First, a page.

Both Caldecott Medal and Honor books can only be selected from the pool of American illustrators (residents or citizens). Thus some popular children’s books never make the cut because non-Americans illustrate them. Such is the case with the work of Marcus Pfister, a Swiss illustrator who is known for his best-selling Rainbow Fish.

In catalogs of books available to school children via Scholastic Books or Arrow Books, one can often find a grouped set of five to ten Caldecott Medal or Newbery Medal books for less than 20 US dollars (USD). These are often fantastic deals on high quality books, which might individually retail for about five to eight USD each. They are also a great way to introduce children to books that many feel offer superlative illustrations and/or text.

Language & Humanities is dedicated to providing accurate and trustworthy information. We carefully select reputable sources and employ a rigorous fact-checking process to maintain the highest standards. To learn more about our commitment to accuracy, read our editorial process.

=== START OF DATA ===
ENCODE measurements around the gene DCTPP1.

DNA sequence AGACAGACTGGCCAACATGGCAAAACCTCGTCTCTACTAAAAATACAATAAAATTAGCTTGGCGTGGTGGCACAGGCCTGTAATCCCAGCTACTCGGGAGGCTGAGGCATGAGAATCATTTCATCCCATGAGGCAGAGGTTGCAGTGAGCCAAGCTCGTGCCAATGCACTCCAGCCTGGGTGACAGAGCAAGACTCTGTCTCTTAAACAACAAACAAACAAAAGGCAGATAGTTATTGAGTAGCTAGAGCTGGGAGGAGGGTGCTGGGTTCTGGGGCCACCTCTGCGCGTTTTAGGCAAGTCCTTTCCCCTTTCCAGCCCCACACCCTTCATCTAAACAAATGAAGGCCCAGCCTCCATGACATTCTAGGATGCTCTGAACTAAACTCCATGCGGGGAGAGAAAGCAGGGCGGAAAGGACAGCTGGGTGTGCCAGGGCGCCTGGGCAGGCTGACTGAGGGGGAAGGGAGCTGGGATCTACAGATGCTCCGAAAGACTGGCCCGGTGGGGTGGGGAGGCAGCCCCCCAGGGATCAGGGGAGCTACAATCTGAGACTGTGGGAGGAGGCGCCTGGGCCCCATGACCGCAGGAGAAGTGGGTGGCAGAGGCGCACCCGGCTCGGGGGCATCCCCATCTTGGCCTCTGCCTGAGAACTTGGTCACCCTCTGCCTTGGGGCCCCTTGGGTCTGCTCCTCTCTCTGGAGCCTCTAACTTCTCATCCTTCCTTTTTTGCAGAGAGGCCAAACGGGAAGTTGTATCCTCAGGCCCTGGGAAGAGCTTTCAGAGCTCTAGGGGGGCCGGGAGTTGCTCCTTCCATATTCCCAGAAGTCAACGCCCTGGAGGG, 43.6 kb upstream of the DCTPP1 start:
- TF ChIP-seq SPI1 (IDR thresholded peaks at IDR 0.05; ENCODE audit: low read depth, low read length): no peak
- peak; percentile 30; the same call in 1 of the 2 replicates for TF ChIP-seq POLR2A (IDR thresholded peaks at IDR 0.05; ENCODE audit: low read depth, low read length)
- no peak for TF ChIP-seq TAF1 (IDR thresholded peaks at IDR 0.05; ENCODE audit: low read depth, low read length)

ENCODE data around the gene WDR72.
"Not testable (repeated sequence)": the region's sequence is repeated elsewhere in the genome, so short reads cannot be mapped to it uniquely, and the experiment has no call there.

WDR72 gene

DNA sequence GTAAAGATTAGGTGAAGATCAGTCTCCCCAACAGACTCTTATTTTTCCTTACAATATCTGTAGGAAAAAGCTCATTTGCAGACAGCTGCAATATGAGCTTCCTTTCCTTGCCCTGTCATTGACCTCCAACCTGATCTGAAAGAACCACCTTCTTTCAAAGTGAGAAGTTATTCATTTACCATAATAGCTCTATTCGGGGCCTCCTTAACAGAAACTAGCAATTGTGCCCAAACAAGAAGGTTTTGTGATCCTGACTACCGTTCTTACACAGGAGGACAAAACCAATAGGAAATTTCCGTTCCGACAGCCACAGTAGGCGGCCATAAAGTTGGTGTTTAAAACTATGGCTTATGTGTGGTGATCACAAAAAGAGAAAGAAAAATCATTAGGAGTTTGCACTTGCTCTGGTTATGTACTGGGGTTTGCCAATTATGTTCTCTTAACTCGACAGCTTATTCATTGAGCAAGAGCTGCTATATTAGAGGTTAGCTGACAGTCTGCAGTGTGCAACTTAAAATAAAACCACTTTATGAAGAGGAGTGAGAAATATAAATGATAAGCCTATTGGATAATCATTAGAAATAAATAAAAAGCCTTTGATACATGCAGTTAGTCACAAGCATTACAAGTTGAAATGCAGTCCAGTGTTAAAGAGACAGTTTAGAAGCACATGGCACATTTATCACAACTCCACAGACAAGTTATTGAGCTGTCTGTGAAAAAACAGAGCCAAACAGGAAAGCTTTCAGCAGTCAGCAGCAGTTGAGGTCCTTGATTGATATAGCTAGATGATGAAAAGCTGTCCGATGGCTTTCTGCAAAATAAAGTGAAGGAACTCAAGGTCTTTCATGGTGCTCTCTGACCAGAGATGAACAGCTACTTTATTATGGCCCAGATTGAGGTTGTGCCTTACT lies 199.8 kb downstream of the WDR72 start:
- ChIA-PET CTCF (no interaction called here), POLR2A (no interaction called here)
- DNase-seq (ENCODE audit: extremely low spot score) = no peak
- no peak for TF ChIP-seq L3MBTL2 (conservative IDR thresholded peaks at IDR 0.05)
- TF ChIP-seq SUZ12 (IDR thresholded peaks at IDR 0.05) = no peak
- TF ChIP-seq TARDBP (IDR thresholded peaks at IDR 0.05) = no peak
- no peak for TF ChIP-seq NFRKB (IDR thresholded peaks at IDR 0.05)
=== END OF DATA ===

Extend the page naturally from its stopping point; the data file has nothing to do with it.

Tricia Christensen
By Tricia Christensen , Writer
With a Literature degree from Sonoma State University and years of experience as a Language & Humanities contributor, Tricia Christensen is based in Northern California and brings a wealth of knowledge and passion to her writing. Her wide-ranging interests include reading, writing, medicine, art, film, history, politics, ethics, and religion, all of which she incorporates into her informative articles. Tricia is currently working on her first novel.

Discussion Comments

By Grivusangel — On Mar 30, 2014

"The Fox Went Out on a Chilly Night," illustrated by Peter Spier, is a Caldecott Medal book and was always one of my favorites. The drawings are so beautifully detailed and the colors are wonderful.

I would look at the pictures for hours, looking for new details and usually, I'd see something I hadn't seen before. It's a wonderful book and thankfully, still in print!

Tricia Christensen

Tricia Christensen

Writer

With a Literature degree from Sonoma State University and years of experience as a Language & Humanities contributor,...
Learn more
Language & Humanities, in your inbox

Our latest articles, guides, and more, delivered daily.

Language & Humanities, in your inbox

Our latest articles, guides, and more, delivered daily.